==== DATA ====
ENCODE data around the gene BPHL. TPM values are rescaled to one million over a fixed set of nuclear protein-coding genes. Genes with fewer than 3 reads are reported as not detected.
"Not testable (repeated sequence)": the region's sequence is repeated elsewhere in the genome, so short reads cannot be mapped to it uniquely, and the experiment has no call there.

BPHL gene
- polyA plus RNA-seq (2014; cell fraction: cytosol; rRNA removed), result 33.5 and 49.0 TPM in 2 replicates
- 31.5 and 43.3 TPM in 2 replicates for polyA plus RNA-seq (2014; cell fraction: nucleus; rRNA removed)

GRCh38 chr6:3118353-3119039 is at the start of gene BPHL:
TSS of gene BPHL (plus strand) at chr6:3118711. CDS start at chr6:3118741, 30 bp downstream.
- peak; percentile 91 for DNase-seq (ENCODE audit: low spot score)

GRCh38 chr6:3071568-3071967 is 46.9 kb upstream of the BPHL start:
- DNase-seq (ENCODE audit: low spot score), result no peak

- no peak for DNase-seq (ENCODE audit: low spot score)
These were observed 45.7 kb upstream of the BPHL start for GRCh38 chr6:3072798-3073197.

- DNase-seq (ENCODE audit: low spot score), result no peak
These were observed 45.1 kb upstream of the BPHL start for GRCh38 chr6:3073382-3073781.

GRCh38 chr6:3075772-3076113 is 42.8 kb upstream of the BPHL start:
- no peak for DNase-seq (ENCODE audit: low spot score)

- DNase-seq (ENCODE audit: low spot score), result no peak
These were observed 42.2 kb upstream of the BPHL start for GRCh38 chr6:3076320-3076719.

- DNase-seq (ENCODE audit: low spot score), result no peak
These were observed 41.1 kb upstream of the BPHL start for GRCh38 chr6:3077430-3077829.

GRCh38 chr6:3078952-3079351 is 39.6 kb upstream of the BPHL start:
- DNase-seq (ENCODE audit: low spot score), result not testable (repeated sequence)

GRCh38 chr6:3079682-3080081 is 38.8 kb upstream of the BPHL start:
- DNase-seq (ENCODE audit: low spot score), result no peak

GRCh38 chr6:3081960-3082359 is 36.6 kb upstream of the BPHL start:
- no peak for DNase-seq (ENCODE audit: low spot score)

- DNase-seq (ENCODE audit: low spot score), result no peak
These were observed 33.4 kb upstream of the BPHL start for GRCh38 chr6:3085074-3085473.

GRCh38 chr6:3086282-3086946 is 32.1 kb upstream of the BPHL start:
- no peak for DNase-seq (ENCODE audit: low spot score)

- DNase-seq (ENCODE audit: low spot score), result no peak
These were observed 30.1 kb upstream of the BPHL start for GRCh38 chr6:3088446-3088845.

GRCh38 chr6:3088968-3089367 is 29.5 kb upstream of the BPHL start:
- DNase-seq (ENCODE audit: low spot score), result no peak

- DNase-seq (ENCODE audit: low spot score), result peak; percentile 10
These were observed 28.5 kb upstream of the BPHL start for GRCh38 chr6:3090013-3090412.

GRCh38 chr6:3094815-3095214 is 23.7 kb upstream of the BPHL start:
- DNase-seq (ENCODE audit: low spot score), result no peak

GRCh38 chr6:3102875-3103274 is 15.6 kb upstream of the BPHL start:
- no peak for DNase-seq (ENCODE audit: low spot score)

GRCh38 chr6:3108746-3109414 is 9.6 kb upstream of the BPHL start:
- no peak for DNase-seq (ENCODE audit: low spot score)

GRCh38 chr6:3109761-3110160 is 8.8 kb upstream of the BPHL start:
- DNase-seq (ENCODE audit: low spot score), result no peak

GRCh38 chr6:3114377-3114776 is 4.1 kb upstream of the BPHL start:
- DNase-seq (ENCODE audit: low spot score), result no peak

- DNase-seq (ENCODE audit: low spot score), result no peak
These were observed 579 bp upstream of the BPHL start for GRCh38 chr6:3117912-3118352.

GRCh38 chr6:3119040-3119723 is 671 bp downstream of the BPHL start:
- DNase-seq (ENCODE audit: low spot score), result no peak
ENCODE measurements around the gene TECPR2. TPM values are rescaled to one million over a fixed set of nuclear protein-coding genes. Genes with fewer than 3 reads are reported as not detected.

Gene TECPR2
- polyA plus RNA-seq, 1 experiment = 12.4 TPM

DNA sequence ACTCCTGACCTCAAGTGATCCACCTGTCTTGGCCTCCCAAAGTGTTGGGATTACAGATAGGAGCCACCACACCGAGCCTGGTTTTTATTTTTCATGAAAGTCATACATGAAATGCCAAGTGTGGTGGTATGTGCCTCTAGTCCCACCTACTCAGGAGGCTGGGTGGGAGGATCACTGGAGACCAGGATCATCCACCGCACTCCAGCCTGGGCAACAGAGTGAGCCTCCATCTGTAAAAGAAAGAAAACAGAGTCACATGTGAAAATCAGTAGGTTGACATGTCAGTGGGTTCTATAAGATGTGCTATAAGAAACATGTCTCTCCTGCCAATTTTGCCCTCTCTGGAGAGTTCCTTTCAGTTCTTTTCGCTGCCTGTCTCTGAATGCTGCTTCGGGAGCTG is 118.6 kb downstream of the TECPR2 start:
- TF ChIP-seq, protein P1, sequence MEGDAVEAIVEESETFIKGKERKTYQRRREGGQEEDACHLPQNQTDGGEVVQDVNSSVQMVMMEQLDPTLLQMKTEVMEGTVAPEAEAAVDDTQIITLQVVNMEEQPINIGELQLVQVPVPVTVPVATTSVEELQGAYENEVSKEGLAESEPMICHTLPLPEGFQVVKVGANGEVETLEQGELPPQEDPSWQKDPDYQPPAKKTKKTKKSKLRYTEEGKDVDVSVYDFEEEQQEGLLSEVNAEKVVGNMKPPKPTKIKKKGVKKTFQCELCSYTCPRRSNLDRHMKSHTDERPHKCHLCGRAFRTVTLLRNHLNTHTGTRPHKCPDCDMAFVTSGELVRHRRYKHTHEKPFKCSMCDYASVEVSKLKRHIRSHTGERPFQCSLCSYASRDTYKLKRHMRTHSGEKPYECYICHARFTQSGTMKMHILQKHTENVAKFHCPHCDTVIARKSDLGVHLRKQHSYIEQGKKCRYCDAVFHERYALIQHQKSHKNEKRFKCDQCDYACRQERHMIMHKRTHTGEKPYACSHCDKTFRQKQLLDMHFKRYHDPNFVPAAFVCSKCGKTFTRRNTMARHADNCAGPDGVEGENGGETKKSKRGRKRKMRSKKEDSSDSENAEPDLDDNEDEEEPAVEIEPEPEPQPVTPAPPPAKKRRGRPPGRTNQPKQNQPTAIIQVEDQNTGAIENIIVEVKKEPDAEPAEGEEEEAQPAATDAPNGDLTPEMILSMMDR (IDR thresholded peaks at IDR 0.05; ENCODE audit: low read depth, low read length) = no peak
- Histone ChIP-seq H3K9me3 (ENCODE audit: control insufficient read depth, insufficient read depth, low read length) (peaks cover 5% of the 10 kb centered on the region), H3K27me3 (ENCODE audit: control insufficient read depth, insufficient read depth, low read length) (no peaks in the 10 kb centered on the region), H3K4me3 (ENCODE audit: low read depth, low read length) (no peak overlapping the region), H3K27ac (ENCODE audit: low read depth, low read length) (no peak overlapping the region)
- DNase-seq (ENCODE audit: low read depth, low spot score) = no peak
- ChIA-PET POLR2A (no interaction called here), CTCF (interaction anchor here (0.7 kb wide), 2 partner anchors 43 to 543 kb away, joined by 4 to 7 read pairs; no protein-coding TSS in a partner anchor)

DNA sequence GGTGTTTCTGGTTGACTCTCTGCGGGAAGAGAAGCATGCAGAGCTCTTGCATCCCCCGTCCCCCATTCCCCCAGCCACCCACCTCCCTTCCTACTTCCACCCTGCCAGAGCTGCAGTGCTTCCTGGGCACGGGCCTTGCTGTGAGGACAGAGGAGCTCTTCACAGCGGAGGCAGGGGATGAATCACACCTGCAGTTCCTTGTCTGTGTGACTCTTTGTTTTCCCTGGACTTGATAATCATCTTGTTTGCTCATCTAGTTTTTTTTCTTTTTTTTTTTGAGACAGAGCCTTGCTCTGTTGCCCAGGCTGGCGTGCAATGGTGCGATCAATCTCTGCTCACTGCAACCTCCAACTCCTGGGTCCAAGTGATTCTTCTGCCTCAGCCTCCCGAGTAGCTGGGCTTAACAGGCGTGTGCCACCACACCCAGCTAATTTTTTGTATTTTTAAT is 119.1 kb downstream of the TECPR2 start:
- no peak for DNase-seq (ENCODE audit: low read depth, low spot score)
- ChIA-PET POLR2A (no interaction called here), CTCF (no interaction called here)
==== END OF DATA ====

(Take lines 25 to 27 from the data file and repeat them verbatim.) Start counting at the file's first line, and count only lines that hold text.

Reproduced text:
GRCh38 chr6:3081960-3082359 is 36.6 kb upstream of the BPHL start:
- no peak for DNase-seq (ENCODE audit: low spot score)

- DNase-seq (ENCODE audit: low spot score), result no peak